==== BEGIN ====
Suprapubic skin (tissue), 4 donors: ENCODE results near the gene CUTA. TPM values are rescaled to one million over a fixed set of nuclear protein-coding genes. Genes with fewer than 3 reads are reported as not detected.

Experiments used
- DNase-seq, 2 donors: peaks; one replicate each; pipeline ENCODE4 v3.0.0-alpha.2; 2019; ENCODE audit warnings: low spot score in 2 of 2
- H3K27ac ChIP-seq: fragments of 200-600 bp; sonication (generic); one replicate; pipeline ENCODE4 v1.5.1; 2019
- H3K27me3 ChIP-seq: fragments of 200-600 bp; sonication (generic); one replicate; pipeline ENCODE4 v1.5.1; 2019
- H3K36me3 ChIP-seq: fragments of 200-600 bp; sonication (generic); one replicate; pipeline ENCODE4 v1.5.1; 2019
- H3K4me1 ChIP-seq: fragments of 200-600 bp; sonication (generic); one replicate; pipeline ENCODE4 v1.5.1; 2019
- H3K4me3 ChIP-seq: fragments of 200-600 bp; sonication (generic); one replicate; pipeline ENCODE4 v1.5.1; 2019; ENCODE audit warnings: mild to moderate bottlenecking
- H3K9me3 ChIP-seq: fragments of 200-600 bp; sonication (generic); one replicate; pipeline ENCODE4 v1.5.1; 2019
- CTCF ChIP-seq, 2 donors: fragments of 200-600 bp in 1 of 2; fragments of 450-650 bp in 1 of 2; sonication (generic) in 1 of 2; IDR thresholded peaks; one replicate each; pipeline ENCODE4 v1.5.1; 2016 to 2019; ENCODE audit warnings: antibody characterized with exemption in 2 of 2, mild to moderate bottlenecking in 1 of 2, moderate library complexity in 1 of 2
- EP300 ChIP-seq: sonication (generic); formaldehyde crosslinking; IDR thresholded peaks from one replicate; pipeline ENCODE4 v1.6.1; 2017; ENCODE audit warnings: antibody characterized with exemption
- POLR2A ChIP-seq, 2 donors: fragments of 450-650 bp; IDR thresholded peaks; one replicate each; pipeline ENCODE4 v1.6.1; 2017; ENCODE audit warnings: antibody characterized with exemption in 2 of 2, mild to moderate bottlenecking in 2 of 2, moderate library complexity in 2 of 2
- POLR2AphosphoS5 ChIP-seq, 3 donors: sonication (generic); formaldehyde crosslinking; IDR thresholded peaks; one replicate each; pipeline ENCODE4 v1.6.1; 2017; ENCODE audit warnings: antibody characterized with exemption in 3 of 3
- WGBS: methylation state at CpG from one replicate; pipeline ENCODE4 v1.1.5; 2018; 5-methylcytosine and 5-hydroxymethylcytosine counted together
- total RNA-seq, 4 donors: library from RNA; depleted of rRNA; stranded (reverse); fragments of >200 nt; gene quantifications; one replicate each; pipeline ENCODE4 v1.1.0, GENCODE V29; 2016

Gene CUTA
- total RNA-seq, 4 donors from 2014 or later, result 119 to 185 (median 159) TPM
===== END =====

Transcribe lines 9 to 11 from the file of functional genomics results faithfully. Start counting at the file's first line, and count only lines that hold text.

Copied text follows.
- H3K9me3 ChIP-seq: fragments of 200-600 bp; sonication (generic); one replicate; pipeline ENCODE4 v1.5.1; 2019
- CTCF ChIP-seq, 2 donors: fragments of 200-600 bp in 1 of 2; fragments of 450-650 bp in 1 of 2; sonication (generic) in 1 of 2; IDR thresholded peaks; one replicate each; pipeline ENCODE4 v1.5.1; 2016 to 2019; ENCODE audit warnings: antibody characterized with exemption in 2 of 2, mild to moderate bottlenecking in 1 of 2, moderate library complexity in 1 of 2
- EP300 ChIP-seq: sonication (generic); formaldehyde crosslinking; IDR thresholded peaks from one replicate; pipeline ENCODE4 v1.6.1; 2017; ENCODE audit warnings: antibody characterized with exemption